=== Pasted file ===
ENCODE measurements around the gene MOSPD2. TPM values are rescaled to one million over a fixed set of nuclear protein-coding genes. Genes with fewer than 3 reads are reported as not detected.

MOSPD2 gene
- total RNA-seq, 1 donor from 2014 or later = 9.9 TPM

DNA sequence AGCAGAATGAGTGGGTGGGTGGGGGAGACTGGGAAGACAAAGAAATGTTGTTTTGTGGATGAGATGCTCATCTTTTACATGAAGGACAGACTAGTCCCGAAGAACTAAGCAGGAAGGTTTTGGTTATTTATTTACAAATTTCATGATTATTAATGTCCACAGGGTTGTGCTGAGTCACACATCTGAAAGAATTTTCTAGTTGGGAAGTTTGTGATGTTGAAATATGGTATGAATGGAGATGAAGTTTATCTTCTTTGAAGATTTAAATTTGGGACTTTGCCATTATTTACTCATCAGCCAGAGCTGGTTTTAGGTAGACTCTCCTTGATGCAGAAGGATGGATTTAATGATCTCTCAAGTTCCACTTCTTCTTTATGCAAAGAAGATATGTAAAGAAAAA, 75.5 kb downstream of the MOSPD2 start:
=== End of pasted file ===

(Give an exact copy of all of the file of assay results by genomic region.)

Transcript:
ENCODE measurements around the gene MOSPD2. TPM values are rescaled to one million over a fixed set of nuclear protein-coding genes. Genes with fewer than 3 reads are reported as not detected.

MOSPD2 gene
- total RNA-seq, 1 donor from 2014 or later = 9.9 TPM

DNA sequence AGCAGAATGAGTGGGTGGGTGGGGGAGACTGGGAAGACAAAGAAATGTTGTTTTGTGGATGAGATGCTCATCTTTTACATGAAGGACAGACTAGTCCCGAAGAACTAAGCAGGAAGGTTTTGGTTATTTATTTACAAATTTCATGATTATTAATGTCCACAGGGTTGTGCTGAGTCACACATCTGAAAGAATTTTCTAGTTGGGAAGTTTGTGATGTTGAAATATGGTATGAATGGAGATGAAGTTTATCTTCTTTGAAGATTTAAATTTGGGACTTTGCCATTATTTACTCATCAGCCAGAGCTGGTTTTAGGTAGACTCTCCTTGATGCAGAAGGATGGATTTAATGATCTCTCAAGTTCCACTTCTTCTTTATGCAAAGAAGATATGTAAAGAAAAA, 75.5 kb downstream of the MOSPD2 start: